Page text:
Architectural Record

Qiaonan Village Historic Preservation Scheme

While much of China is building new cities at a rapid rate, the country's historic towns are often ignored or transformed beyond recognition. But the Qiaonan Village Historic Preservation Scheme, designed by the planning and architecture firm EDAW, seeks to preserve core historic buildings, modify and restore other structures, and add new construction at the edge of the city of Quanzhou. “This project represents an emerging type of response in Chinese cities, with a focus on regeneration, rather than replacement, as a vital part of the urbanization process,” writes Michael Erickson, managing principal at EDAW, via email.

An ancient riverfront settlement, Qiaonan Village is best known for its location as the starting point of the “Silk Road of the Sea,” the maritime trade route between East and South Asia and Mediterranean Europe. Located on China's southeastern coast roughly half way between Shanghai and Hong Kong, Qiaonan has become an important stop for cultural heritage tourists. The village's residences represent a wide range of architectural styles native to the region, and its Luoyang Bridge, a 1000-year-old granite structure connecting the village to Luoyang, has been designated a national cultural heritage structure. Additionally, the Sea Silk Road is a candidate for designation as a UNESCO World Heritage Site, and EDAW's plan should help the area earn this status.

The revitalization plan for the 133-acre village is far-reaching and prioritizes economic, environmental, and social sustainability. After undertaking an economic analysis of local and regional conditions, EDAW determined an appropriate way to grow the area's tourism sector. “We focused on the unique vernacular and the fabric of the village to promote a tourism strategy that enhances Qiaonan's heritage,” says Erickson. Key elements of the plan include building a road to reconnect nearby mountains to the center of town, adding new facilities for leisure and entertainment activities, creating a pedestrian promenade along the riverfront, and improving water quality in the river estuary.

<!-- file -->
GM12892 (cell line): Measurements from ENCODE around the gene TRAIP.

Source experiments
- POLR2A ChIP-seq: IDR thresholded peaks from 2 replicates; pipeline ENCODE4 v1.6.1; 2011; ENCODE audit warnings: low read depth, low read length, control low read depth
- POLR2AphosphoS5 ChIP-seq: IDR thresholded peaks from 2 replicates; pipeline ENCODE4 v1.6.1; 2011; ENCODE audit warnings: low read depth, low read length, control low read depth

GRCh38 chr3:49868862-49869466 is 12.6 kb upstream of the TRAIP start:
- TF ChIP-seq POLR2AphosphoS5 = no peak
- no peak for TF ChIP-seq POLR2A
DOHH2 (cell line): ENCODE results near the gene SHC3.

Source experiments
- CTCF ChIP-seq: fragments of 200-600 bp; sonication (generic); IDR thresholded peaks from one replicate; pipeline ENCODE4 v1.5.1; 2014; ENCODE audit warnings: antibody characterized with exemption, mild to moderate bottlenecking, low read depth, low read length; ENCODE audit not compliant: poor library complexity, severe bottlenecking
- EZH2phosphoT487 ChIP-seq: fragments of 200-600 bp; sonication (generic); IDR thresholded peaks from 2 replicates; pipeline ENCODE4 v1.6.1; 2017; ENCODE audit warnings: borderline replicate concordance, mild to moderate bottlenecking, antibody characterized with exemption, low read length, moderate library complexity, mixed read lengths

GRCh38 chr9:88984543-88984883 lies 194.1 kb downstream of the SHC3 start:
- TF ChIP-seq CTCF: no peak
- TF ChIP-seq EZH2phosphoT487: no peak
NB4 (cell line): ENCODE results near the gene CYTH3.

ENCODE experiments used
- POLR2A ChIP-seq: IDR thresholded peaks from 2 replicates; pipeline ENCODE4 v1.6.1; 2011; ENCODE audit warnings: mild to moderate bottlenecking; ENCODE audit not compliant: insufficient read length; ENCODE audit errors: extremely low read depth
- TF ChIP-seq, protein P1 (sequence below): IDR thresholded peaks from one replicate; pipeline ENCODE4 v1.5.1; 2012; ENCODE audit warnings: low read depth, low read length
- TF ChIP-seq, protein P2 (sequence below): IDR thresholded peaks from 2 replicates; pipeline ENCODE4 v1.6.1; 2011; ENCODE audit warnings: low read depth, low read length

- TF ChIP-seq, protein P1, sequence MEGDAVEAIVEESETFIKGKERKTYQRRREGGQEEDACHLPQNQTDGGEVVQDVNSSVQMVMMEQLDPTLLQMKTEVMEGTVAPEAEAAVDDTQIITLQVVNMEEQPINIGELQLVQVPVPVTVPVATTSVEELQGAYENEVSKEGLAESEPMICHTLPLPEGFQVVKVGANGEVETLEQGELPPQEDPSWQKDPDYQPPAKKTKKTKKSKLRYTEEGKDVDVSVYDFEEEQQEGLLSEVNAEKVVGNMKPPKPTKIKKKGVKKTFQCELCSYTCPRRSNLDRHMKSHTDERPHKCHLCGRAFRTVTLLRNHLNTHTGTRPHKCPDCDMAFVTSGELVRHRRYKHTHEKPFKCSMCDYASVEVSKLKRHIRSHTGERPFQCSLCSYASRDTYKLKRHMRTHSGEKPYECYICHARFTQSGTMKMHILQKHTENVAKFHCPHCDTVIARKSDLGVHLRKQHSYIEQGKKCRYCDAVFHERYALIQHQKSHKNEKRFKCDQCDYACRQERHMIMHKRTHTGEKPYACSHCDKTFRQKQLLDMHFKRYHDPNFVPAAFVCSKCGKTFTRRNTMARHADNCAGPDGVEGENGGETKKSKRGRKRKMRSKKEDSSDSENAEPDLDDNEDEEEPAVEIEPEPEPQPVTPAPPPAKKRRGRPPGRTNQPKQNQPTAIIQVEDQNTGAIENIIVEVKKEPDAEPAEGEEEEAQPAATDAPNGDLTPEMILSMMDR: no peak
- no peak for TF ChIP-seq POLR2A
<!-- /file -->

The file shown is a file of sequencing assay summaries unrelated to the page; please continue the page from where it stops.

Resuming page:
EDAW's plan also offers detailed design guidelines to ensure the continued use of traditional typologies, materials, and design elements. At the same time, it calls for the incorporation of new construction to help tourism, culture, recreation, and residential development. The firm hopes its work will help establish a “transformative and sustainable path” for the village to follow and create a “layered, intertwined experience” for the people living in and visiting the village, states Erickson. Once completed, the scheme may also enhance the growing popularity of projects that provide for future growth and development while preserving China's historic towns and villages. Diana Lind

Location: Quanzhou City, Fujian
Planners: EDAW
Client: Quanzhou Luojiang Real Estate Co.

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